The key to understanding trolling is that it seeks to “introduce 'controversial' and 'controversial' ideas into the public debate in an ironic, humorous way or with a certain critical distance, always keeping in doubt about whether this is a joke or for real,” says Nunes .

Therefore, the question of whether there is a risk of a coup by Bolsonaro cannot be answered unequivocally. Trump “played” with the idea of ​​a coup until his last day in the White House. As preposterous as it sounded in the cradle of modern democracy, no one believed it. Until on January 6, 2021, the president stirred up hosts gathered in Washington, among which there were people dressed as Vikings, against the capitol. Joke or real scammer attempt? A fatal mixture, since, occupied for four hours, the Congress of the United States of America had to be defended with gunfire, costing five lives.

In current language, the spark of totalitarian imagination that is producing such confusion has become known as post-truth, a word that has gained international currency since 2016, when the Proposed referendum on United Kingdom membership of the European Union and Trump's victory. If, unfortunately, the global stage was already contaminated by implausible narratives, such as, for example, that there were weapons of mass destruction in Iraq in 2003, the organized use of troll inventions to mobilize the masses constituted a leap, worthy of the phenomena pathologies noted by Gramsci in his prison notebook 1930s to refer to fascism.

Post-truth corresponds to a communication in which facts are disregarded, in favor of versions, no matter how far removed from reality they are. Assuming that they can commit immeasurable distortions without punishment, post-truth characters give themselves the right to say literally anything. It is implied that the important thing is not what they say, but who says it, since it is always and only a question of reinforcing one's own power, starting by securing oneself at the center of the news.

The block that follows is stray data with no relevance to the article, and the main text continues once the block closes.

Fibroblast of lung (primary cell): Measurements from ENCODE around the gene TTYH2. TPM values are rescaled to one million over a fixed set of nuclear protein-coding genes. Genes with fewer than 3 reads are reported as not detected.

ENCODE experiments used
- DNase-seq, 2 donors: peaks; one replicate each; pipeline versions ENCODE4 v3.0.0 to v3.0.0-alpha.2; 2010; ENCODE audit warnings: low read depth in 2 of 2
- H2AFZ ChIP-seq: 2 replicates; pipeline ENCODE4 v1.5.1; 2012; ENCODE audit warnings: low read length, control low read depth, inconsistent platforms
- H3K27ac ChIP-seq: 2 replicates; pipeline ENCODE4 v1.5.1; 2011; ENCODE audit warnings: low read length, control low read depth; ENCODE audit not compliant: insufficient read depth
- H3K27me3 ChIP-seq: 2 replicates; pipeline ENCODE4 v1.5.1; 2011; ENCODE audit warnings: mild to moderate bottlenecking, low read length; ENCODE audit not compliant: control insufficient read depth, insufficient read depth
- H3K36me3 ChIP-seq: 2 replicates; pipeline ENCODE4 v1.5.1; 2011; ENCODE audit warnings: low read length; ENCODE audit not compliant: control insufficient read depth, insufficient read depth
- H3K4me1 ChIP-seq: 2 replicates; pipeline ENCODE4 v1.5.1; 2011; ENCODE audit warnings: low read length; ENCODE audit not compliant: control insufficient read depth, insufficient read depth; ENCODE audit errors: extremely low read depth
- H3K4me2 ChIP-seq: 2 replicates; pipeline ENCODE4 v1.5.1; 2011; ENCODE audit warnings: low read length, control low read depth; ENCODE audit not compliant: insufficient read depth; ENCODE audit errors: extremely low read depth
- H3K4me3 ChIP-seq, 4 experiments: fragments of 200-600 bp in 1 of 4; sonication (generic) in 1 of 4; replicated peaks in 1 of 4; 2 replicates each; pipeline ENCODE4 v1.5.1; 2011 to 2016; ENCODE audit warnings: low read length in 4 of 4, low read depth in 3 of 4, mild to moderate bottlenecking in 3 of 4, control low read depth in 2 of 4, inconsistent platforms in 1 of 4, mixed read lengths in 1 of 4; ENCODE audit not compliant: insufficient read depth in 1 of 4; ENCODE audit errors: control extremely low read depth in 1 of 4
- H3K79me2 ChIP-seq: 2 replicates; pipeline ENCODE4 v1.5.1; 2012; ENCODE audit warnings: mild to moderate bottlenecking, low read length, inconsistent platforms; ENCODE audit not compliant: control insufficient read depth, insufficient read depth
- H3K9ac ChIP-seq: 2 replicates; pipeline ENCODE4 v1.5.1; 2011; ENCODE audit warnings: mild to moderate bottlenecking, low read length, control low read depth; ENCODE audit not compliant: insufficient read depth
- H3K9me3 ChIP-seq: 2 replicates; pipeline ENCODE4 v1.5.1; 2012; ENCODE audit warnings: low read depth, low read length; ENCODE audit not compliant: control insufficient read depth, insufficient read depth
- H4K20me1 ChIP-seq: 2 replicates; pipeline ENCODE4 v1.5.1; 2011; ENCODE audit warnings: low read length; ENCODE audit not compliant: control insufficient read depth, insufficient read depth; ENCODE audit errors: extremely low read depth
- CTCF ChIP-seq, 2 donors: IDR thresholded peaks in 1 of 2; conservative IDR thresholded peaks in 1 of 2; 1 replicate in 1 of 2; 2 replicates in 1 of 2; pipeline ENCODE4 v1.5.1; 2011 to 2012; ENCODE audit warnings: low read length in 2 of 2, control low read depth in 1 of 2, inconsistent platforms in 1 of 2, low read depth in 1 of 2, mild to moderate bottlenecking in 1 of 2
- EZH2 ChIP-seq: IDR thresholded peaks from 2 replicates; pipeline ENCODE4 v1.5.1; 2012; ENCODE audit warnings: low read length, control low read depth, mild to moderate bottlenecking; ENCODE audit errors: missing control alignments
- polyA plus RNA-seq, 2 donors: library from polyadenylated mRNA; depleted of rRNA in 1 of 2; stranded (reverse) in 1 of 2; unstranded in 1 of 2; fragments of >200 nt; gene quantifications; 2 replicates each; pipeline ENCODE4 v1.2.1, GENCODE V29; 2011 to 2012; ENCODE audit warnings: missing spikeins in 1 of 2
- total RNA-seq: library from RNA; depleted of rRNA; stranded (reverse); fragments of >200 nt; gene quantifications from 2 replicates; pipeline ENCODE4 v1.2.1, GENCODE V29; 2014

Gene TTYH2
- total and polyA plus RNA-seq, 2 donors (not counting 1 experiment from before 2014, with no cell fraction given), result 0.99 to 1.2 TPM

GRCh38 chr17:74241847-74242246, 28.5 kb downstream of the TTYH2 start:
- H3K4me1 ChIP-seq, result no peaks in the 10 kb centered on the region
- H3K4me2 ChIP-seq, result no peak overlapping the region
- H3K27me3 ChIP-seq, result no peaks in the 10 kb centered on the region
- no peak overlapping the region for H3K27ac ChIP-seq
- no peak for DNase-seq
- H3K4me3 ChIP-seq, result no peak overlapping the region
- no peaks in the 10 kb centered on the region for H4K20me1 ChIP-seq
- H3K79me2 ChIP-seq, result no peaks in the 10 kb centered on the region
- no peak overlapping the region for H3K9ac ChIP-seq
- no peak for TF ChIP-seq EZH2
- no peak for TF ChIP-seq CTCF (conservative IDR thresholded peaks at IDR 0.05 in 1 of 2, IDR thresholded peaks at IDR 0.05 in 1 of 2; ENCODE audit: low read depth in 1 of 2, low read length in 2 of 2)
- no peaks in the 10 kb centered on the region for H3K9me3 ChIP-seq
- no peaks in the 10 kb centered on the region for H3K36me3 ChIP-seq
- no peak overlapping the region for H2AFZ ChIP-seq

Like any socially effective mechanism, post-truth is nourished by a central aspect of human existence: the non-existence of absolute objectivity. In other words, there is always a margin of uncertainty about what happens. There are, however, reasonable approximations of the truth, that is, possible degrees of objectivity – as any serious journalist who is committed to the ethics of the profession soon learns. This is one of the reasons why autocrats wage a particular war against the informative press, which must systematically deal with standards of objectivity and control of the same.

The repudiation of reliable information is a trait of autocratism on the march, as it needs to distort the facts until it drives the public crazy. According to Theodor W. Adorno, “the so-called fascist-style mass movements have a very deep relationship with delusional systems”.

The Frankfurt School realized that, although the root of fascism was to be found in the capitalist mode of production, its effectiveness as a political movement depended on tapping into the unconscious traits of individuals. Skilled Nazi propaganda activated a deep desire to punish scapegoats, channeling against them a rage that comes from the course of society, felt as adverse and dangerous.

Involved by this maddening publicity, one could imagine, in a very simplified way, that Bolsonaro adherents believe they are part of an oppressed people, whose “freedom” is threatened by a coalition that goes from Lula to the Federal Supreme Court (STF). ), passing through China and Faria Lima.